Saturday, May 19, 2007

9th Street Bike Lanes Gain Support in Park Slope

Community Board 6's Transportation Committee voted unanimously on Thursday night to support the Department of Transportation's plan to install bike lanes and pursue other traffic calming measures on Ninth Street in Park Slope. It had previously voted to support the plan, but the issue was sent back to the committee for further discussion.

Dalila Hall of the Department of Transportation told the audience that "we plan on implementing these measures in July." While the Department will consider future refinements and things like "curbside management" to alleviate problems, those measures will likely come after the bike lanes. Ms. Hall explained that the plan was developed because DOT had "heard concerns for years" about safety issues and other problems on Ninth Street and believes the plan will address the problems. While the plan has significant support in the community and among bicyclists (with a significant number of the latter turning out for the meeting), there has been vocal opposition from some Ninth Street residents. Both Streetsblog and I'm Seeing Green have rundowns of the meeting and of the plan.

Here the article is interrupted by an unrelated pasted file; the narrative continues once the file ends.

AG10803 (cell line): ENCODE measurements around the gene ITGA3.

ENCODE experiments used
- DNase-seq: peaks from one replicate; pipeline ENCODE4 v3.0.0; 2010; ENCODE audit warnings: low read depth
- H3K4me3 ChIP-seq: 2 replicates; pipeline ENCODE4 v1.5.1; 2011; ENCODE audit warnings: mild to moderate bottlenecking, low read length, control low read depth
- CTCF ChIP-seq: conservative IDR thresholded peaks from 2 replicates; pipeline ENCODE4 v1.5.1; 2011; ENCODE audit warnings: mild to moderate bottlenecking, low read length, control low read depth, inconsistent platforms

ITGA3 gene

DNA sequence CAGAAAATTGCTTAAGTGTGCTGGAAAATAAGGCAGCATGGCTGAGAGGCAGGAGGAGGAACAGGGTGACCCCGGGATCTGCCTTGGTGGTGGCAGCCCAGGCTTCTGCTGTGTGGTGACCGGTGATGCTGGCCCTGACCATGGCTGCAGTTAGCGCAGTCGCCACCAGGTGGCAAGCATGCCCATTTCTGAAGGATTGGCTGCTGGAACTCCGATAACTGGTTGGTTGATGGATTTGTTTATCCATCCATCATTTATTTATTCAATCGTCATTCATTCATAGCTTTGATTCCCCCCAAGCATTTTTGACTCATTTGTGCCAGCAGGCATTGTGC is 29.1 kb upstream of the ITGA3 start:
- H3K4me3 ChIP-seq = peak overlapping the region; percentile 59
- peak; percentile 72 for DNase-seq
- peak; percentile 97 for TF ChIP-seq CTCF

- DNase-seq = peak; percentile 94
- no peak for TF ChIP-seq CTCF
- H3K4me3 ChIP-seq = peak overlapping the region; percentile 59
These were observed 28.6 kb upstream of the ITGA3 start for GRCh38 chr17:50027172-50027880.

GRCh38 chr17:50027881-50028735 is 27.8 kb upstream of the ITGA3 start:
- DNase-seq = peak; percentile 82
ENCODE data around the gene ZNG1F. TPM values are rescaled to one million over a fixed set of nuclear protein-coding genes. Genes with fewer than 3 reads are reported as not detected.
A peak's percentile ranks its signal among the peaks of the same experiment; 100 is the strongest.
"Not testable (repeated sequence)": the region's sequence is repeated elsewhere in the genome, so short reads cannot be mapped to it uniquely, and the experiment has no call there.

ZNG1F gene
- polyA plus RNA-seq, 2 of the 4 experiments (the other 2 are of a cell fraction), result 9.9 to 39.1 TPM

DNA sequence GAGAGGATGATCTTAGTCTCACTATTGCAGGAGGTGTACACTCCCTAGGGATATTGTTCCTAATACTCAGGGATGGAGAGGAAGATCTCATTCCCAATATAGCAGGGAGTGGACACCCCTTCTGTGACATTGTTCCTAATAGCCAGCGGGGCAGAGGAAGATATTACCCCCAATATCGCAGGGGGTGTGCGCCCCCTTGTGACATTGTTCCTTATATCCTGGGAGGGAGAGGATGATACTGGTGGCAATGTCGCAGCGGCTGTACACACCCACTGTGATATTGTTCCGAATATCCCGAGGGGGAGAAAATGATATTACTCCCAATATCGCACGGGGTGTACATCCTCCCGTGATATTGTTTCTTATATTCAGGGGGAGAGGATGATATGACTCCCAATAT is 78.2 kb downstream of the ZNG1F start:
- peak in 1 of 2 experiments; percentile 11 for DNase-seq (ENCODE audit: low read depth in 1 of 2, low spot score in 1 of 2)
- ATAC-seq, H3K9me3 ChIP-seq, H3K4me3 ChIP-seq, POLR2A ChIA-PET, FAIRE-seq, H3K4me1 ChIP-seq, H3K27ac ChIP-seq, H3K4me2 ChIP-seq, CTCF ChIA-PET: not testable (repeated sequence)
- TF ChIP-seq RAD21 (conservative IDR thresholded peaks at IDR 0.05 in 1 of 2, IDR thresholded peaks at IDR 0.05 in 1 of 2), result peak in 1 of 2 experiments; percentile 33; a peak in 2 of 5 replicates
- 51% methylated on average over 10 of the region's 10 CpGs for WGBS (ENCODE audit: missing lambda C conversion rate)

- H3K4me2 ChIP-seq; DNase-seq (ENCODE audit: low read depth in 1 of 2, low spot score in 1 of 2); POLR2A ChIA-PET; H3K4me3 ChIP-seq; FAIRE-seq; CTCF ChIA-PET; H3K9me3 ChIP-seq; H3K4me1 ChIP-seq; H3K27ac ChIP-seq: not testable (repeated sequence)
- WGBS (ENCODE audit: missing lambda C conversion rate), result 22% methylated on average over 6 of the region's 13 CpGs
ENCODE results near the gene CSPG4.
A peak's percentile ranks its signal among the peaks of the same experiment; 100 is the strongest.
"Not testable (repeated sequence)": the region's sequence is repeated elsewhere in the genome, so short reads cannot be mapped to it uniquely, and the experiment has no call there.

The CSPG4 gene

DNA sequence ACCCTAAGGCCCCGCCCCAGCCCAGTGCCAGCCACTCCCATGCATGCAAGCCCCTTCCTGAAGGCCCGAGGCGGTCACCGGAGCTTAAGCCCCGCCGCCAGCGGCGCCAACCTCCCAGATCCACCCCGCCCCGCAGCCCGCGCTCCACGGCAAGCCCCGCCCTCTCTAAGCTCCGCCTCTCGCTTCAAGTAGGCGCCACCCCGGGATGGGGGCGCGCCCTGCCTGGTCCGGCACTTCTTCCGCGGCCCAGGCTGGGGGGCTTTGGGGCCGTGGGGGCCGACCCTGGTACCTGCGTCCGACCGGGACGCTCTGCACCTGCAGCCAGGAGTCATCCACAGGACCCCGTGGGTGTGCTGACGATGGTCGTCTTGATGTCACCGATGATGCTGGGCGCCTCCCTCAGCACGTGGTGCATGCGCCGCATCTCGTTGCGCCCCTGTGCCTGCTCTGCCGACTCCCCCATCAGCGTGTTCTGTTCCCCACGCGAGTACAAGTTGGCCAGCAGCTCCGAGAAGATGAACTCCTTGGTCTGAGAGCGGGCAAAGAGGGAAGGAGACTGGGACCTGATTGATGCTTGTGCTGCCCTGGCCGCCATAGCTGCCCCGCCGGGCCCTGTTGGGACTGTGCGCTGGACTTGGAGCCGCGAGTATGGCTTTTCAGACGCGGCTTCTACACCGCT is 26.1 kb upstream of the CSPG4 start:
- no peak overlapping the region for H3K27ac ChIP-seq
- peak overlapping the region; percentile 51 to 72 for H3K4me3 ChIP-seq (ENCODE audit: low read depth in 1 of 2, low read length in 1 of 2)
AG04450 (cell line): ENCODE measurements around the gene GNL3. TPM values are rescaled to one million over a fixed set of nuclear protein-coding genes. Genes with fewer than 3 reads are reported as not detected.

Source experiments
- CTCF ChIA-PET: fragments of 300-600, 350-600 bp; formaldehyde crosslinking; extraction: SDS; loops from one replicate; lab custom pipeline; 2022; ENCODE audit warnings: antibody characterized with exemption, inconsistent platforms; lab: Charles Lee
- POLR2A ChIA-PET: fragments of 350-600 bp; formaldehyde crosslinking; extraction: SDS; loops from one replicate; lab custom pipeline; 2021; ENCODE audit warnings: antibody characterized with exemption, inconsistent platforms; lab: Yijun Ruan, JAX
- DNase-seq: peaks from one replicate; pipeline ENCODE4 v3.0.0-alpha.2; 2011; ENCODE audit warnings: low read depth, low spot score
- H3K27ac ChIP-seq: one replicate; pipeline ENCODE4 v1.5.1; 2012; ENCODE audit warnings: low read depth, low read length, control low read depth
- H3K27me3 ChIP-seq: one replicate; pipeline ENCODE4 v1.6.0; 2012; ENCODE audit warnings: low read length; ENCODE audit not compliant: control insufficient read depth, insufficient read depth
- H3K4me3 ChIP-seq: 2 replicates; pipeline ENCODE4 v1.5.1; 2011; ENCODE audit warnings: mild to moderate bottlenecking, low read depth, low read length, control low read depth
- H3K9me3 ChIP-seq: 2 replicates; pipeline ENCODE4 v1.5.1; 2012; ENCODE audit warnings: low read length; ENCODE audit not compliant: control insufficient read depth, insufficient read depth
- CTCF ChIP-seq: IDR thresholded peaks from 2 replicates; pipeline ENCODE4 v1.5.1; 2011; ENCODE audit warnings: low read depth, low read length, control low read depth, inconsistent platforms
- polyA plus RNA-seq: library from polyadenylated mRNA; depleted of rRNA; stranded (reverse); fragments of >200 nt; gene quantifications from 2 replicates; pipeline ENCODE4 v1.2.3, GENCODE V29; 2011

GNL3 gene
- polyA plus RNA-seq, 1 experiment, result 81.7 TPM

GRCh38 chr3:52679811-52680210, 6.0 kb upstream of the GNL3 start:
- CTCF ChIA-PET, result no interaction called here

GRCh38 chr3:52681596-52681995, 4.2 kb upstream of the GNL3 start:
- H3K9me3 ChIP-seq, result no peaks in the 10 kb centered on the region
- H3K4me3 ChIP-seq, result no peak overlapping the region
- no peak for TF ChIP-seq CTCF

"This project is about safety" for pedestrians, bicyclists and drivers, said DOT's Chris Hrones.

Opponents again voiced concern about the bicycle lanes. "It's going to be the most inconvenient thing to have a bike lane and to reduce our driving lanes," one resident said. "It's like a nightmare already, and you're going to add bike lanes." One resident complained that "bikes want to take control of the street."

"We're not against the bikers," said Bob Levine, a Ninth Street resident who has led opposition to the bike lines. "We're looking for a way to work out the problems between the bikers, the residents and the businesses."

The new commander of the 78th Precinct, John Argenziano, tried to reassure residents that there would be no ticketing blitz against cars that stop in the new bike lanes. "My officers are not going to be lined up waiting for you to discharge your elderly parents," he said.

While the meeting was contentious, it maintained a relatively civil tone until Ms. Hall noted that the bike lanes were part of master plan drafted in 1997. "You had a master plan and so did Hitler," a resident shouted.

A pro-bike lane resident said that he was "a little surprised by the hostility I sense against cyclists." Park Slope Civic Council Trustee Lauri Schindler said that she found the Ninth Street plan "a refreshing approach."

"We expect this plan to be a success," said DOT's Mr. Hrones. "You will see and experience a very different Ninth Street.

The CB6 Committee asked DOT to work on directing bicyclists from Ninth Street to the 15th Street entrance to Prospect Park and also called on DOT to study traffic calming measures for Prospect Park West.

Related Posts:
Ninth Street Bike Lanes Provoke Anger

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